• Here, unusual and ancient giant ferns are frequent, as are scribbly gums and eucalypts, while in places kauri and satinay pines reach high for the sky.
  • The Australian ‘Nilagiris’ owe their name to a vaporous blue haze exuded by the eucalyptus gum.
  • Thomas established a piece of paradise by planting many native rimu, gums and pines, which now shelter an extraordinary collection of some of the world's rarest and most unusual plants.
4 North American term for gumboot.

verbo (gums, gumming, gummed)

[with object] Volver al principio  
1Cover with gum or glue: (as adjective gummed) gummed paper
Más ejemplos en oraciones
  • Drawing and painting materials - as well as crayons and felt-tip pens, try colouring pencils, poster paints, coloured paper, sparkly card, glitter glue, gummed shapes, pom-poms and sequins.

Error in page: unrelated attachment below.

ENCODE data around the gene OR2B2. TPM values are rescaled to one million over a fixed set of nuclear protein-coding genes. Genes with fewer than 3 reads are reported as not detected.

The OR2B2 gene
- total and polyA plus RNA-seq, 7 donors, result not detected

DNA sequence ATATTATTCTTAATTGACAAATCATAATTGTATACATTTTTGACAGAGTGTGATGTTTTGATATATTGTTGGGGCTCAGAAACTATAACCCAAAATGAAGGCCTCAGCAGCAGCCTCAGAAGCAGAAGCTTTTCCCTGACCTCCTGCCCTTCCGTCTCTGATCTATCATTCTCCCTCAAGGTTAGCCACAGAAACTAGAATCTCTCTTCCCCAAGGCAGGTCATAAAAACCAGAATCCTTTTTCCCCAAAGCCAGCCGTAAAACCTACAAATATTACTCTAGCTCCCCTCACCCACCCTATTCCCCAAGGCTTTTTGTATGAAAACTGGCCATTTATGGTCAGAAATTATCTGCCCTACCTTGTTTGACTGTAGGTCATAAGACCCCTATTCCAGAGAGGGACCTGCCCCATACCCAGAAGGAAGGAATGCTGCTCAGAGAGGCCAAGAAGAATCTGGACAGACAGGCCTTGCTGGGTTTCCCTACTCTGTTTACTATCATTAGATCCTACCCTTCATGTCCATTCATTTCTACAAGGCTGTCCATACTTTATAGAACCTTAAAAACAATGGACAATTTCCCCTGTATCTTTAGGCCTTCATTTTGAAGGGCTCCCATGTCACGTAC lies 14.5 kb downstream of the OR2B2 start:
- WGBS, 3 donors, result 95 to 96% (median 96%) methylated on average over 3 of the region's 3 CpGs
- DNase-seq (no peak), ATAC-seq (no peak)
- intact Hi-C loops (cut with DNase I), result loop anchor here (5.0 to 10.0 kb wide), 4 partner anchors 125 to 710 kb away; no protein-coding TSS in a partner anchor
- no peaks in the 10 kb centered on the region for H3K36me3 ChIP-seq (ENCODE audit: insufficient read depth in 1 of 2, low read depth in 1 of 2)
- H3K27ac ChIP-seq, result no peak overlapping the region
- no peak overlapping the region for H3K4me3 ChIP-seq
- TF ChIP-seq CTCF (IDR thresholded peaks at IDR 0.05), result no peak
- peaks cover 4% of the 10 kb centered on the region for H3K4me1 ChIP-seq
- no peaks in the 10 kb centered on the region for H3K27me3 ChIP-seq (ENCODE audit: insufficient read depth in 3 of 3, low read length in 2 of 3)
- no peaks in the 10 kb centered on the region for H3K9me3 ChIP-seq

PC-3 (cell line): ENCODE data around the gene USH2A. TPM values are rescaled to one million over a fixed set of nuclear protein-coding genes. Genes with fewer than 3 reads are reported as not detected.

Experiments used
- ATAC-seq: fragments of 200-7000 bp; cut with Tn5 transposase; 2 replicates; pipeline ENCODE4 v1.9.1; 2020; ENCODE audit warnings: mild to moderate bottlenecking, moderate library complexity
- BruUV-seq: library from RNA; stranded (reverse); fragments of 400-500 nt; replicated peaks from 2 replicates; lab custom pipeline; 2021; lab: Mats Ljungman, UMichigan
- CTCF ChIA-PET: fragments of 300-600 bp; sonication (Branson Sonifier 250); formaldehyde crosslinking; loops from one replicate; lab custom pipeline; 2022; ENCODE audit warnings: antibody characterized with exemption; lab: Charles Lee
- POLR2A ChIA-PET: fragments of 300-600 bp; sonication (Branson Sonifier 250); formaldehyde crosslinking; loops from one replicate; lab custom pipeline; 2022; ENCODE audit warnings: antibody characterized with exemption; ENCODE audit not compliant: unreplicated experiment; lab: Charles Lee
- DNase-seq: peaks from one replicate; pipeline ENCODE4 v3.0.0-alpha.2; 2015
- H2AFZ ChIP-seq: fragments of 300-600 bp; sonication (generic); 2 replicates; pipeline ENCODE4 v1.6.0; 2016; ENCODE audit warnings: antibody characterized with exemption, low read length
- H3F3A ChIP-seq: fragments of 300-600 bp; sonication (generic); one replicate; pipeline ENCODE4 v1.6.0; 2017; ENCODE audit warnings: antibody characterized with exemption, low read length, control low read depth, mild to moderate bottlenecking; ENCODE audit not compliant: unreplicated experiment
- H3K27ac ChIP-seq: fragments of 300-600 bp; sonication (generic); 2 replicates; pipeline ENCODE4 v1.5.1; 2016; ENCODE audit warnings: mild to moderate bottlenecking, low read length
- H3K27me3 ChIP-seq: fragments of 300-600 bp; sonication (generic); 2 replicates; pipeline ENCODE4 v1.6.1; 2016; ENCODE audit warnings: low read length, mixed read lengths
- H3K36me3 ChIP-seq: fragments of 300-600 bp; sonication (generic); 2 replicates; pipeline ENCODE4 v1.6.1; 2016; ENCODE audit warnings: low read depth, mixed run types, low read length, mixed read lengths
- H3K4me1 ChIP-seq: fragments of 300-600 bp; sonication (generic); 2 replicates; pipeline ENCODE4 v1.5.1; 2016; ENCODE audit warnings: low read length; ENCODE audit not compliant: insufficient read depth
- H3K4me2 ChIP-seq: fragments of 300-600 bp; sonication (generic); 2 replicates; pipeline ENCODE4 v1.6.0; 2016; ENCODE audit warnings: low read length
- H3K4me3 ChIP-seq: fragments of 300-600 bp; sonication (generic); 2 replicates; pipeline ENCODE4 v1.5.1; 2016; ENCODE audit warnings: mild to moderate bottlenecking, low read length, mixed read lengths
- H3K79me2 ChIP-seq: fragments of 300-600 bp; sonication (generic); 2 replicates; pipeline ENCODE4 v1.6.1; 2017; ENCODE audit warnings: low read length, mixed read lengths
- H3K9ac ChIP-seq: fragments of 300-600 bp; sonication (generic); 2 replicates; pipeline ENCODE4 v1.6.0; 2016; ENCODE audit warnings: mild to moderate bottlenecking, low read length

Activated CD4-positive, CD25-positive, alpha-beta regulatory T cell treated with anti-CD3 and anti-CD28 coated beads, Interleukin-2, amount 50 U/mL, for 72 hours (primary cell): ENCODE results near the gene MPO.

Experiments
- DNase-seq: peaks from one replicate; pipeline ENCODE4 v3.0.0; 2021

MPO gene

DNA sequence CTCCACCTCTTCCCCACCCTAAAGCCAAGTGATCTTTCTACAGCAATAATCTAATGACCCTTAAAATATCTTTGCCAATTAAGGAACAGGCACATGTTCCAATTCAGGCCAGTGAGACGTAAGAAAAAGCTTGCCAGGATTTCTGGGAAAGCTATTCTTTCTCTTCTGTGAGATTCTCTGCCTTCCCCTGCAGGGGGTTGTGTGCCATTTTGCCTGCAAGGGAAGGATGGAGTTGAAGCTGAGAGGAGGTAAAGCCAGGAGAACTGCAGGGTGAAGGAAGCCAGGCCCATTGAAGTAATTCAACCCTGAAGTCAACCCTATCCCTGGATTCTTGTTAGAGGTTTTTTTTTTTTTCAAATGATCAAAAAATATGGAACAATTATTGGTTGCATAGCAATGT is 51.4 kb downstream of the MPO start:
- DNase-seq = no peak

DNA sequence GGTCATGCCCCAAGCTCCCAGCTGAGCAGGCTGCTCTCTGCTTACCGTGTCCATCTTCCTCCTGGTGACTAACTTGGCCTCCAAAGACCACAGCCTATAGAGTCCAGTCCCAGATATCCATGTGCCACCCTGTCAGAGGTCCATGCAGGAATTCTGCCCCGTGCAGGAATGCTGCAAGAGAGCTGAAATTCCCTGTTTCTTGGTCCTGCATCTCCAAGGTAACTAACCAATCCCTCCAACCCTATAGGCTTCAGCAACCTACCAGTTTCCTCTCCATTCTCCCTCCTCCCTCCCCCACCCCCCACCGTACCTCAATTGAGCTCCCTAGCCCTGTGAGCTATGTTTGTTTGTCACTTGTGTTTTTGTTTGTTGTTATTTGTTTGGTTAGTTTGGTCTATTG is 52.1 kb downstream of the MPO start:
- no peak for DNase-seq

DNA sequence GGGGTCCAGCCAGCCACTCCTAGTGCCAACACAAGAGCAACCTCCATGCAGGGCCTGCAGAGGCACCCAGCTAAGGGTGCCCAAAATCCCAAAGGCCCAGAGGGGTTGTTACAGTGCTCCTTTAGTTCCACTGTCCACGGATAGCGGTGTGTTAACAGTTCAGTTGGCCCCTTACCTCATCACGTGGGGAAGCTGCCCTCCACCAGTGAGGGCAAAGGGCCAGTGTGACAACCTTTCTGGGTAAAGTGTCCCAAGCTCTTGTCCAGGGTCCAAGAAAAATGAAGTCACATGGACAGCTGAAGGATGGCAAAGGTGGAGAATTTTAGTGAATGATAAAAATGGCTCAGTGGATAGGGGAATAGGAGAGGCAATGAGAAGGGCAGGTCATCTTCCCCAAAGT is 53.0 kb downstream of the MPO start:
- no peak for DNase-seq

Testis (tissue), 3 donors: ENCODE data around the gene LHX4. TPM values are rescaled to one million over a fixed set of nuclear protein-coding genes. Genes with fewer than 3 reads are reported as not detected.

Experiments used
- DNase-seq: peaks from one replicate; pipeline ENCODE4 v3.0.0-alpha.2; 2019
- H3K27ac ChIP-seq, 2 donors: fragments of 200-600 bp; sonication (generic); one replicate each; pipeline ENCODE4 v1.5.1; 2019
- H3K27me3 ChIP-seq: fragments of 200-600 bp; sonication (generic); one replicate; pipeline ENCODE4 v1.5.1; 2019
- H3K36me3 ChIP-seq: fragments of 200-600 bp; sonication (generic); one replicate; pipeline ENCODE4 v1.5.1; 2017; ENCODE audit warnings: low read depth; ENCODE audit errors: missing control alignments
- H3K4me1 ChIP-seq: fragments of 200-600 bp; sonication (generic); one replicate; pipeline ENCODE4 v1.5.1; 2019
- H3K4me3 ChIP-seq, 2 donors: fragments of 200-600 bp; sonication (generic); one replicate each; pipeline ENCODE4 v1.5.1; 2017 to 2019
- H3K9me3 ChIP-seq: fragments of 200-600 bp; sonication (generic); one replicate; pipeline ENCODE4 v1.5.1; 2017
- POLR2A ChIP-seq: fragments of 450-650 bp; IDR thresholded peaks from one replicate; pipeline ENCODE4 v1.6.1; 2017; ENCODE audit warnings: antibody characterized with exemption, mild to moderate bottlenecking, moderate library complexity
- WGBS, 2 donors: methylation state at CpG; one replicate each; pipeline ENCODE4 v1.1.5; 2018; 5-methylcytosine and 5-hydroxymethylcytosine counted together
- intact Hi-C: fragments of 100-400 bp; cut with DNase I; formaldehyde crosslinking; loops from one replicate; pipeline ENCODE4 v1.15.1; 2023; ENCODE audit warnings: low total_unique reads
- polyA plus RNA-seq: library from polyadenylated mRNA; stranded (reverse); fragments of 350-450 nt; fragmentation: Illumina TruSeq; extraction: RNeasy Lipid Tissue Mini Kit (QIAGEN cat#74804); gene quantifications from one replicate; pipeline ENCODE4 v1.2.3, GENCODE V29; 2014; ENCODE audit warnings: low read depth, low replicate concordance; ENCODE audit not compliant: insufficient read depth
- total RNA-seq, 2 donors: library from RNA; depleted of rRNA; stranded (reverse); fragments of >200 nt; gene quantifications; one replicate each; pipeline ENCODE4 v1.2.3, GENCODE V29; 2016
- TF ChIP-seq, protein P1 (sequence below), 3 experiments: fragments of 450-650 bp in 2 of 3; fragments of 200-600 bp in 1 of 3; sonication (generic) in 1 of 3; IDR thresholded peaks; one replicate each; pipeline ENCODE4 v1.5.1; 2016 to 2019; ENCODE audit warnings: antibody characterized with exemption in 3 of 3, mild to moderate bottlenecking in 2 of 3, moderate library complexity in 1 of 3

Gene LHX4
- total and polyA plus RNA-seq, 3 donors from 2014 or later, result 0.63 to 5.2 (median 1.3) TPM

• If you use an electric sander, keep the tool moving on the surface to prevent friction from melting the finish and gumming up the paper.
  • Keep the sander moving constantly to prevent heat caused by friction from softening the paint and gumming up the paper.
1.1 [with object and adverbial] Fasten with gum or glue: the receipts are gummed into a special book
Más ejemplos en oraciones
  • Stamps are slammed on the title page, label pockets gummed to the rear pastedown, dust wrappers discarded, covers vulcanised in plastic - or, in those days, a toffee-brown buckram tough enough to withstand acid.
  • To start I went for an enormous rack of ribs, which would easily have made a main course in its own right, slow-cooked so the fat had rendered down to produce that lovely stickiness which gums your teeth together.
Sinónimos